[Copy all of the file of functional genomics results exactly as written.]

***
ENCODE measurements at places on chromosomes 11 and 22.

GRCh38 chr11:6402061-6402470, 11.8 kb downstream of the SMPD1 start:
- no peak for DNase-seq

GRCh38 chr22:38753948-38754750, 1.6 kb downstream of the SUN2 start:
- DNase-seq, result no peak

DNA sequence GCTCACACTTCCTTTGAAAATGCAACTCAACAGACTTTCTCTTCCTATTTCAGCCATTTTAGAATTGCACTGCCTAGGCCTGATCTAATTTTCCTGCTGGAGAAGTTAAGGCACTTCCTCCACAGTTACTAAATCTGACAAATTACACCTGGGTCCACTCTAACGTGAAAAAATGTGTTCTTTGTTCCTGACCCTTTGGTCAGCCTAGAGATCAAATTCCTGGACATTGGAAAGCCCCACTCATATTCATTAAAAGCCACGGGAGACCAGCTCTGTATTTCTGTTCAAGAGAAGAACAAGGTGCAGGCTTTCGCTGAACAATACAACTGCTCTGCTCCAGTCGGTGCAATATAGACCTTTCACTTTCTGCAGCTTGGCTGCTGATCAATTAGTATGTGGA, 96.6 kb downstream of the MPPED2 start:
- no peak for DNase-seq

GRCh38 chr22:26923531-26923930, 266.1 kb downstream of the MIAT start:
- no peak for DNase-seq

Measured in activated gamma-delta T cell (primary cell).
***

ENCODE measurements at places on chromosomes 11 and 22.

GRCh38 chr11:6402061-6402470, 11.8 kb downstream of the SMPD1 start:
- no peak for DNase-seq

GRCh38 chr22:38753948-38754750, 1.6 kb downstream of the SUN2 start:
- DNase-seq, result no peak

DNA sequence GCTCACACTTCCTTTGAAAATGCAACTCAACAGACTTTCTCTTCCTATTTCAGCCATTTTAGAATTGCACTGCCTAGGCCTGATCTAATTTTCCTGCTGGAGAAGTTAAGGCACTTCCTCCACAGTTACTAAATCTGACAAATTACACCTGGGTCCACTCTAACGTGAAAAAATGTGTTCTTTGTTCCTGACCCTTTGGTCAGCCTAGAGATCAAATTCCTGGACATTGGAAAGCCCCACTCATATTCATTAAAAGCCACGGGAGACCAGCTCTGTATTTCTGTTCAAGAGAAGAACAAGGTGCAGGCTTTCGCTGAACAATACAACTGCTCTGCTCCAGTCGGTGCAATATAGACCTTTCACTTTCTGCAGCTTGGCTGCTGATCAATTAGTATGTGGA, 96.6 kb downstream of the MPPED2 start:
- no peak for DNase-seq

GRCh38 chr22:26923531-26923930, 266.1 kb downstream of the MIAT start:
- no peak for DNase-seq

Measured in activated gamma-delta T cell (primary cell).